Having seen Chile blaze a trail in export markets, Argentina is now asserting itself in the international wine market. Moreover, writes Chris Losh, while Argentina boasts many of the same positive attributes that have benefited Chile, such as a fantastic climate and plenty of investment, it has the scale to exceed even Chile's formidable performance.

At a time when many wine-producing countries are eyeing the future with some concern, whether burdened by over-production or worried by waning demand, two countries are carrying all before them.

Apart from the Andes, an enviable climate and a shared language, Chile and Argentina have little in common, yet there is no question that the wine industries in both countries are on a roll, recording double-digit growth figures around the world. Chile's exports have doubled since the millennium, while Argentina's have risen fourfold. Moreover, both look set fair to continue on that growth curve for a while.

Of the two, however, Argentina is the big story, for two reasons. In the first place, while Chile's export-driven strategy is well established, Argentina's is relatively recent; this is a country that is just getting on its surfboard at the start of the wave, not halfway to shore.

Secondly, in terms of scale, Argentina's potential is nothing short of breathtaking. Having always had a large and thirsty domestic market, Argentina was not until recently particularly interested in selling abroad. Currently, the country exports around 200m litres of wine a year, about a quarter of which is in bulk. Yet this is only 12% of the total production. By contrast, Chile's exports of 60m litres represent three-quarters of all the wine it produces.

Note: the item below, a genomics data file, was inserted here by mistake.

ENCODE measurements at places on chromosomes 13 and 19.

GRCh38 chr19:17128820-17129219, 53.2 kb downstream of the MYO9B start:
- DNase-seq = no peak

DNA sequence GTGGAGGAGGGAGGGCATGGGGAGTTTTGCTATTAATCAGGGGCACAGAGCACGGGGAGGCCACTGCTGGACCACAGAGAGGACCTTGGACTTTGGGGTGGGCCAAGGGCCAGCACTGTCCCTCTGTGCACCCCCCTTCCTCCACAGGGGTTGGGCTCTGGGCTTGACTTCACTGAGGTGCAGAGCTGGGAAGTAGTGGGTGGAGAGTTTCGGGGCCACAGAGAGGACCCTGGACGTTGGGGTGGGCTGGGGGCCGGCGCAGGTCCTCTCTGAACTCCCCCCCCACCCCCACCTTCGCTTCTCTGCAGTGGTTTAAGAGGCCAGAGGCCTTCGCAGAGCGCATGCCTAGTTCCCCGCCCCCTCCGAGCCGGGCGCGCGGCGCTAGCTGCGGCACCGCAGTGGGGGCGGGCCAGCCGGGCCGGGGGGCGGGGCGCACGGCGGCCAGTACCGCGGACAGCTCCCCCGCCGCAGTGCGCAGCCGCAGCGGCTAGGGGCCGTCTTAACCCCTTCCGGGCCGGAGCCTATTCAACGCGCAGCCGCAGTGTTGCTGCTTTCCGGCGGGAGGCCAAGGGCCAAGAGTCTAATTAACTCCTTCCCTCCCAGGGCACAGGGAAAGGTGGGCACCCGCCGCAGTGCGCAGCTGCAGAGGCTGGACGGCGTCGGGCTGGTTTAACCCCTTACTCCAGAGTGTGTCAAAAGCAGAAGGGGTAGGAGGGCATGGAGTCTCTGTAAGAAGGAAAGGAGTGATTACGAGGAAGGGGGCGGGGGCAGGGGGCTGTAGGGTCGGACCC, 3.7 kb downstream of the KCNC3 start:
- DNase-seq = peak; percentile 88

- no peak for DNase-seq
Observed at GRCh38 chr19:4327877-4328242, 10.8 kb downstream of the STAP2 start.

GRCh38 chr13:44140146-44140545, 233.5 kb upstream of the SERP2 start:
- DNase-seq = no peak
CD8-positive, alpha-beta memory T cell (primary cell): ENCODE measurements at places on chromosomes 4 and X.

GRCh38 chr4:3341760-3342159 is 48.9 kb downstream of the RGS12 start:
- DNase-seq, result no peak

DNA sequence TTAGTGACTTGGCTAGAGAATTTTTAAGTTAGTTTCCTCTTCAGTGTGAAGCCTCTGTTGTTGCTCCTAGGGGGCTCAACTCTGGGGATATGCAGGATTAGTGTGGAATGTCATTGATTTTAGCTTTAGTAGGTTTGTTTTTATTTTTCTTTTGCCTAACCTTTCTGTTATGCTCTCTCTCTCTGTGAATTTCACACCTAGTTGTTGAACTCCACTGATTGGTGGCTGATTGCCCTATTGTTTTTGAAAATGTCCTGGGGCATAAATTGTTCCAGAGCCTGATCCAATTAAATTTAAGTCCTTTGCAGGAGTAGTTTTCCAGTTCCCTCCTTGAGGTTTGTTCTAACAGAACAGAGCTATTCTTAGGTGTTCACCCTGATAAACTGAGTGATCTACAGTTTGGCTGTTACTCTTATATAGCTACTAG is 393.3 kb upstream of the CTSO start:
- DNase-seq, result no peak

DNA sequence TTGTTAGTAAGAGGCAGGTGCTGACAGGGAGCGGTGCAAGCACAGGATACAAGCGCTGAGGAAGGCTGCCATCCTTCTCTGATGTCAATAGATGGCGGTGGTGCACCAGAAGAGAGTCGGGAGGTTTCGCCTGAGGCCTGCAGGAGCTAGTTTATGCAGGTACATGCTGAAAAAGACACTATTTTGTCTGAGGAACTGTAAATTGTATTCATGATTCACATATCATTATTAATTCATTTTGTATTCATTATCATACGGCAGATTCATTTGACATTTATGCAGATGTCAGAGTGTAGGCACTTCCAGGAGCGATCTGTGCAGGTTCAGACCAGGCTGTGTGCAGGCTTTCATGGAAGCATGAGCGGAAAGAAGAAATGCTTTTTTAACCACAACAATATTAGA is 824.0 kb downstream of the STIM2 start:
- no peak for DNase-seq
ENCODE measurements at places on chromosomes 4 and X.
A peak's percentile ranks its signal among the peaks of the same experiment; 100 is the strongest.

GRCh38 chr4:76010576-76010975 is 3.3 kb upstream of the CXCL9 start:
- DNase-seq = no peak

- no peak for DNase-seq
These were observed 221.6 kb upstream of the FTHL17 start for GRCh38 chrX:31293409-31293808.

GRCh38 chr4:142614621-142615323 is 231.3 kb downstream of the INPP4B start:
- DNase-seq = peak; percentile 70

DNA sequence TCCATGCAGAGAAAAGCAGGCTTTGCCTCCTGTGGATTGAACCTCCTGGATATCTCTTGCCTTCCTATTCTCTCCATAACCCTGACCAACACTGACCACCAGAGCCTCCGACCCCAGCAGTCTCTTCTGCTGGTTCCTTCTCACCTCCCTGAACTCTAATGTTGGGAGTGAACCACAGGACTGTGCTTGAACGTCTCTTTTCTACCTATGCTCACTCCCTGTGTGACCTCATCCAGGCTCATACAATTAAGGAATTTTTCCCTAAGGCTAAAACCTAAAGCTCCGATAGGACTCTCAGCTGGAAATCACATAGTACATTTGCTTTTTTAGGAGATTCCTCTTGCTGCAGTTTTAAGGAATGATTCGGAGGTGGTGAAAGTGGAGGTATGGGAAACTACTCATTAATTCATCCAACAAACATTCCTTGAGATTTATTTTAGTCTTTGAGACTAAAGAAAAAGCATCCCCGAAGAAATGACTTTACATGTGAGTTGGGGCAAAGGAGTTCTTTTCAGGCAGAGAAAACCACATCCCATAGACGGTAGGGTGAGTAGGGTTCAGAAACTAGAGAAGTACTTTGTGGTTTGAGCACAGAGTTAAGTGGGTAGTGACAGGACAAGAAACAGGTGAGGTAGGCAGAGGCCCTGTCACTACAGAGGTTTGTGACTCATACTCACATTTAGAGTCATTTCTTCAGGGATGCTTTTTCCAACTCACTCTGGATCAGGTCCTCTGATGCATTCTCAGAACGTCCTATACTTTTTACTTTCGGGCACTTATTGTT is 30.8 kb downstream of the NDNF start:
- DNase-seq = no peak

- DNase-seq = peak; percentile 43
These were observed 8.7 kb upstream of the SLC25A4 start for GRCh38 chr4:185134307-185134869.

Argentina, in other words, has both momentum and critical mass. It is a powerful combination, and one which surprises foreigners, many of whom misread the country's timid performance in export markets as being due to a lack of scale rather than the result of a home-focused strategy.

"We don't have an export philosophy, like Chile, and we weren't born with an export mentality like Australia," admits Andres Belinsky, export manager at Moet-Hennessy-owned Terrazas.

But all that has changed. Domestic consumption has tumbled from 70 litres per capita to 30, creating a need to find new markets. Ten years ago, these attempts met with a somewhat lukewarm response as wineries largely tried to bring traditional Argentine wines - over-oaked, over-oxidised and low on fruit - to the table.

Since the millennium, however, the country has been going through the kind of cathartic modernisation enjoyed by the rest of the world. Indeed, the timing could hardly be better, with a growing number of varietally-savvy consumers, particularly in northern Europe, the US and the UK, looking for grapes that are a bit different yet still accessible.

So in other words, this is a good time to be bringing Malbec to the table. And Argentina has a lot of Malbec - some 30,000 hectares in fact, which is flying off shelves pretty much all over the world. According to the generic body, Wines of Argentina, sales of the grape over the last year were up 28% in mainland Europe, 50% in the US and 73% in the UK.